I've been pleasantly surprised at the number of people that have had their interest piqued by these twoposts. Those posts talk about my vision for Web 2.0 for events. One where we are talking languages that the rest of the world understands. We're not talking micro-formats. We're not talking who can get the biggest pile of events. We're talking about leveraging events to build community.
And as we are about to launch our new site, with a brand spanking blogudio-designed home page, I can see that we aren't too far away from that vision. Especially, given all of the smart people that I've been talking to lately, that buy into this concept.
Here's some more about it....
Take a look at what
Technorati is doing for live 8: They are aggregating content around an event. Imagine... combining that with WhizSpark capabilities. We can create a template for a Sunday football game and let 50 sport's bar owners use it to organize Sunday night 2 dollar draft parties at their bar. Then, we can aggregate content from around the web or locally to determine what local bloggers are saying about the Patriots (or the local bar). We can aggregate photos from flickr so people can see who went last week. We can aggregate bookmarks from del.icio.us and spurl to see what everyone is reading and liking. We can aggregate podcasts from local radio stations commenting on the game.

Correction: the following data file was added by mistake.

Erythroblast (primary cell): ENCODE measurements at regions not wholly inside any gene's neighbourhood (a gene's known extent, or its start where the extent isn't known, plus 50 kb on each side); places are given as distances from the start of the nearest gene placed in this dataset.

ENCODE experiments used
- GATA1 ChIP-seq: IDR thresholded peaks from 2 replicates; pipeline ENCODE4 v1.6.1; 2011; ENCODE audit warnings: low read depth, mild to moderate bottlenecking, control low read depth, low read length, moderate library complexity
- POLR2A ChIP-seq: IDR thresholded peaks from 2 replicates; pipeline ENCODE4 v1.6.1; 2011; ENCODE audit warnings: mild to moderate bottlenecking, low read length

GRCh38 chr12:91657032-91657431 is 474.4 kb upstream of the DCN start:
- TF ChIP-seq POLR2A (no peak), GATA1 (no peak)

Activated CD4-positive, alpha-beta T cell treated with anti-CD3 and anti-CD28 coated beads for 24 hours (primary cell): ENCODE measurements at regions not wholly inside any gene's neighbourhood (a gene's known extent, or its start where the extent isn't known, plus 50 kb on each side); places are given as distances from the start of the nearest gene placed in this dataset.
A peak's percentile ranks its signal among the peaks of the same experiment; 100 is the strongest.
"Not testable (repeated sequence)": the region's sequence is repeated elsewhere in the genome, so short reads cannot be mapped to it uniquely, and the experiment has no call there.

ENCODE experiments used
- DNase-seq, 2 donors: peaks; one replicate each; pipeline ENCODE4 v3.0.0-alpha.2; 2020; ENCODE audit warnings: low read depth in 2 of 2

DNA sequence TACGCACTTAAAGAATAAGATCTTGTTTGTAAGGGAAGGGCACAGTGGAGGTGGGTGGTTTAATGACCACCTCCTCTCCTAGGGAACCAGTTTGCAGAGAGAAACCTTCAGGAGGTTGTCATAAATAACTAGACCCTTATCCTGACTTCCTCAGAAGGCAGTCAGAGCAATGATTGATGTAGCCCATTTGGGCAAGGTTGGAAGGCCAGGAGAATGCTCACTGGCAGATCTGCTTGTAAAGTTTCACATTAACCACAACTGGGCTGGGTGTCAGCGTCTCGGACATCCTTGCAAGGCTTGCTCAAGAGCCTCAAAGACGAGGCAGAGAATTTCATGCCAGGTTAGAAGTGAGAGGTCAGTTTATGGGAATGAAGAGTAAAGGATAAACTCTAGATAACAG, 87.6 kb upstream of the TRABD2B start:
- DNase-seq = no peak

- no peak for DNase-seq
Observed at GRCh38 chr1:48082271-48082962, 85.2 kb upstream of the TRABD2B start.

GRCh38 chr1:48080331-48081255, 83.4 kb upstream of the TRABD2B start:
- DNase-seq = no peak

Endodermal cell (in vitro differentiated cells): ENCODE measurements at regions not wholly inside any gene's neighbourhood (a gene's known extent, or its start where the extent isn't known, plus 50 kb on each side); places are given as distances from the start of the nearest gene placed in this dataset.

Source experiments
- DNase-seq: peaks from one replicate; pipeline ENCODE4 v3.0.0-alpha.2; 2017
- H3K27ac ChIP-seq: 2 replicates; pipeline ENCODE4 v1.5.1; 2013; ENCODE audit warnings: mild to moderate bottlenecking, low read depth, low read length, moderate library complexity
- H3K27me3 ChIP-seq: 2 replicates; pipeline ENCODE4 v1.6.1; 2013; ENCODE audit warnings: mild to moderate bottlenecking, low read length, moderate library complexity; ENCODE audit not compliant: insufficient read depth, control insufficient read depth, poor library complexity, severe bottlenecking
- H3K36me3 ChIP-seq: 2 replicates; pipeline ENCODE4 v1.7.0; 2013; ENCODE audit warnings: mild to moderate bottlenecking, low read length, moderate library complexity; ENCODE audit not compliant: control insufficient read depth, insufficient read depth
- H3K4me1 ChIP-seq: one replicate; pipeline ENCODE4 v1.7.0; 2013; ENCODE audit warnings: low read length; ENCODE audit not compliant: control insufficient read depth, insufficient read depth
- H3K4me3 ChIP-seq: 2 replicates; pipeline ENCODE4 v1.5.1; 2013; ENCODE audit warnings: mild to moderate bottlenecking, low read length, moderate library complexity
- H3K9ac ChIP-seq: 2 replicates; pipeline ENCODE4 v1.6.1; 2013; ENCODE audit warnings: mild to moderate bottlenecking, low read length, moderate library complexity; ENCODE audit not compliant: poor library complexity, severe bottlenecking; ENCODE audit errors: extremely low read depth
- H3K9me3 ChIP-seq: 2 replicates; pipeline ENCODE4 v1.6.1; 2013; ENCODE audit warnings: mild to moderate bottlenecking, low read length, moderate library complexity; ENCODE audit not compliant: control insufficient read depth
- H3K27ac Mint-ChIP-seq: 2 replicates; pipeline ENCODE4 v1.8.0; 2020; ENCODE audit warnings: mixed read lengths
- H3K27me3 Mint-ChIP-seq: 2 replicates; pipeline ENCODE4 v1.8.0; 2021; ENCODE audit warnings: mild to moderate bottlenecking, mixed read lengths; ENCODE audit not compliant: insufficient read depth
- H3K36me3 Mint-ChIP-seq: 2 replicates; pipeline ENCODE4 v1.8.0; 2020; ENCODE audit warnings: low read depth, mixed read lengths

Now think of all of the events that are happening. And then realize that events are ALWAYS happening. There are always events. New ones. You want to create a Digital Lifestyle Aggregator (DLA) and aggregate content around people? You want to be an SEO spammer (not all SEO people are spammers) and aggregate content around a topic and republish it to a blog? You'll quickly run out of things to aggregate. Or people to sign up and do it. And you also won't add a whole lot of value to the world by adding 1+1 = 2 (or -2 in the case of content remixing blog spammers). But, events provide a steady supply of OBJECTS (for lack of a better word) to aggregate stuff around. And by adding 1 (photos) + 1 (blog posts) + 1 (podcasts) you get COMMUNITY and relevant timely locally produced, filtered and distributed content, which is much bigger than 3. Of course.
Create a site for the Olympics and aggregate what everyone is
saying around it, pictures people are taking, etc. Create the unofficial (or
official) site for the event, and benefit from its buzz. Do the same thing for
every football and baseball game that happens. Or concert. Or nightclub. Or seminar. Or conference. Now, we're on to something.
Who wants to build this with us?
Did I mention we have a revenue stream for this? One other than advertising. Called 1) web design + hosting (think typepad) 2) affiliate marketing fees (think commission junction hooked up to ticketmaster). 3) registration transaction fees (think ticketmaster but with less than assinine fees).
This may not be work safe. But, it is totally artistic. Erick Godin of the Lucky Dog is using WhizSpark to post his weekly events to the web. He posts his flyers up in his weekly run down. This one is too clever: